Hagia Sophia ; Empress Zoë mosaic : Christ Pan...
Hagia Sophia ; Empress Zoë mosaic : Christ Pantocrator; Istanbul, Turkey (Photo credit: Wikipedia)

The implications of God acting on behalf of fallen mankind beforehand will become clearer later on in the epistle, but we need to take note of it from the outset.

Now, what is the essence of the Gospel? It is His Son and Paul mentions three things regarding him. First, he is human, second he is David’s descendant, and third, he is divine in that “through the Spirit of holiness was declared with power to be the Son of God”.

Because he is human, Jesus experienced everything human beings experience. He is one of us. He understands the pains we endure, such as the pain of addiction, broken relationships, emotional pains, homelessness and rejection.

It is consolation for anyone in pain, to know that Jesus understands all that from a human perspective.

As a descendant of David, Christians see Jesus as the Messiah who was to come from the line of David. In hindsight Christians see in Jesus the fulfillment of all the prophetic expectations of the messiah.

He is also the Son of God. When Augustus died he was declared to be god. His son and heir, Tiberius – the Roman emperor from 14-37 A.D.- became son of god. Indeed there have been found coins minted by Teberius with the inscription son of god.

In 1:4 Paul declares that Jesus “was declared to be Son of God with power according to the spirit of holiness by resurrection from the dead”. This is in contrast to Tiberius or any other emperor who could not claim the power of the resurrection.

Through Jesus Christ, Paul continues, we have received grace. This is important because, as stated earlier, grace is a major issue in this epistle. Grace can be defined as gift that is not merited. It is freely given, not earned.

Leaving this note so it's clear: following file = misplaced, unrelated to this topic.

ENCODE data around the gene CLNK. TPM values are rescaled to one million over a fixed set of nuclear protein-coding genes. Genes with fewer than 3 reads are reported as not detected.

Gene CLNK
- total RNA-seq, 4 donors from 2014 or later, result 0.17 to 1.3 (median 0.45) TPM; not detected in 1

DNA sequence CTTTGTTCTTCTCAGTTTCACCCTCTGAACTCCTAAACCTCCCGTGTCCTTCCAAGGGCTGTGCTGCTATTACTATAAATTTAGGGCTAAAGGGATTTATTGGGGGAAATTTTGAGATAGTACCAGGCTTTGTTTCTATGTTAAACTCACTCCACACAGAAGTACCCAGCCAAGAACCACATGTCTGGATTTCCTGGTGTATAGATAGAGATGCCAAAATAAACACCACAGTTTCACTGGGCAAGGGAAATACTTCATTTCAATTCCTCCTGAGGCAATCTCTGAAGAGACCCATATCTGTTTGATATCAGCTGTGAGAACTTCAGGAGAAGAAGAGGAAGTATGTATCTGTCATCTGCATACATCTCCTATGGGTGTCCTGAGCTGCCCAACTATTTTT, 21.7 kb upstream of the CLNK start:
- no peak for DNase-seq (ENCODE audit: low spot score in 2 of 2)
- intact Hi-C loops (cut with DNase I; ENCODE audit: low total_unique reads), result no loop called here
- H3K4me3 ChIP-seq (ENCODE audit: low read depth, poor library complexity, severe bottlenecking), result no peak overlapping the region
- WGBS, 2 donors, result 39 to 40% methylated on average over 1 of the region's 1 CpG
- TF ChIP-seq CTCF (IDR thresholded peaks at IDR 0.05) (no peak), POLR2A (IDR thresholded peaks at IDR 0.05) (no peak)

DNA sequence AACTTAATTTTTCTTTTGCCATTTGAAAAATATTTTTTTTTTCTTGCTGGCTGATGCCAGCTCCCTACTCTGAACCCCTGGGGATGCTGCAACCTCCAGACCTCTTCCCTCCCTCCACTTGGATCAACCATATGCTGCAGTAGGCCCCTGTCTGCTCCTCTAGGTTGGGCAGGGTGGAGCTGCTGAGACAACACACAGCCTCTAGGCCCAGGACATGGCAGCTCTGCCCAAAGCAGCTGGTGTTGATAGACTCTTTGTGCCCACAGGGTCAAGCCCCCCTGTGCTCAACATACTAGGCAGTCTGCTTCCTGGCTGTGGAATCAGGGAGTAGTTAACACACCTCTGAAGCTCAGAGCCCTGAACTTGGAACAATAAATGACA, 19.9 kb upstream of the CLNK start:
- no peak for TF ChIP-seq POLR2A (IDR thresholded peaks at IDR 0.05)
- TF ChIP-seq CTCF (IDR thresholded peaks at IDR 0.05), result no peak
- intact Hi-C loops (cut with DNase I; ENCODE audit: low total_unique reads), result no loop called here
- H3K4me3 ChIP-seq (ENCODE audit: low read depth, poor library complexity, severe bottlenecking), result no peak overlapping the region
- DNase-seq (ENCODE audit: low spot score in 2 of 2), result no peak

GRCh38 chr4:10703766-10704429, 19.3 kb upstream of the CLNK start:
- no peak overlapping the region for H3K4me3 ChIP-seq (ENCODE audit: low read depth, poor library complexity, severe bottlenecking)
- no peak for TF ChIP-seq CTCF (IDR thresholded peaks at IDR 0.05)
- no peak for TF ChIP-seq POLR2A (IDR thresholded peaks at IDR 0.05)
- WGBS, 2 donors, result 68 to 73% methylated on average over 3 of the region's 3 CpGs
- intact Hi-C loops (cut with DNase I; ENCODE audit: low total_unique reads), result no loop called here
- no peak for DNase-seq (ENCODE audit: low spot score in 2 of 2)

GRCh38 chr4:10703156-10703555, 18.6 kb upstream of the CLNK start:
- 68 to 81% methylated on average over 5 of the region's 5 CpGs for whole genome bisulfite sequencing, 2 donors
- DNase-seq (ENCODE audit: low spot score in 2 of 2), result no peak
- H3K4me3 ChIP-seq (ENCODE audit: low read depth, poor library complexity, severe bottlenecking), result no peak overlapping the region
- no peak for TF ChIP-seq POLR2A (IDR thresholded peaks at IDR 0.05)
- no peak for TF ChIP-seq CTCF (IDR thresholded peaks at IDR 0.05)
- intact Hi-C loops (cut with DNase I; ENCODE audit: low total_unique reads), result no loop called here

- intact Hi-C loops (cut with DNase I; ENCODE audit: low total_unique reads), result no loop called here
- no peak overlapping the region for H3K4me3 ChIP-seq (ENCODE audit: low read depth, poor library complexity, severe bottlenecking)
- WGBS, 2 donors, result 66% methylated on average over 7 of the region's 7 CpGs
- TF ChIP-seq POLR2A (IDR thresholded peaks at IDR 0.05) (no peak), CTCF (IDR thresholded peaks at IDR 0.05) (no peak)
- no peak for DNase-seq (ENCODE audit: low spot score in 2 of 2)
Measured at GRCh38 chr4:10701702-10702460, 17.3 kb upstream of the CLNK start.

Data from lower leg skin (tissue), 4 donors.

Everyghing we have received through Jesus Christ, including faith, is grace, a free gift, nothing we can claim to have earned. Thus, Paul sees obedience as characteristic of faith. In other words, faith is manifested in obedience.

Finally, in verse 7, Paul mentions the recipients of his letter: “All God’s beloved in Rome, who are called to be saints”.

Who were these people? Chapter 16 gives us a picture of a church that was made up of Jews and Gentiles, but we will look at this later, in chapter 16. Paul calls these believers saints and that they were called by God, the latter emphasizing the significance of grace.

One would expect to see the title Christian all over the New Testament. Surprisingly, the word Christian appears only three times in Acts 11:26 – in plural, Christians – Acts 26:28, and in 1 Peter 4:16. By contrast, saints appears 46 times in place of Christians.

We should note here too, that the format in this Introduction is the same format followed in letter writing in Paul’s time. They began with the writer, the recipients, greetings. The greeting in this letter is: “Grace to you and peace from God our Father and the Lord Jesus Christ” This is typical of Paul’s letters.

After the greetings, Paul followed that with thanksgiving. Again, it was Paul’s typical style and can be observed in all of his letters, with the exception of the one to the Galatians where he did not include thanksgiving because of the mood of the letter.

In any case, verse 8 and the thanksgiving begin the second part of the Introduction, and we will look at that next.

  • Grace (hisflagministries.wordpress.com)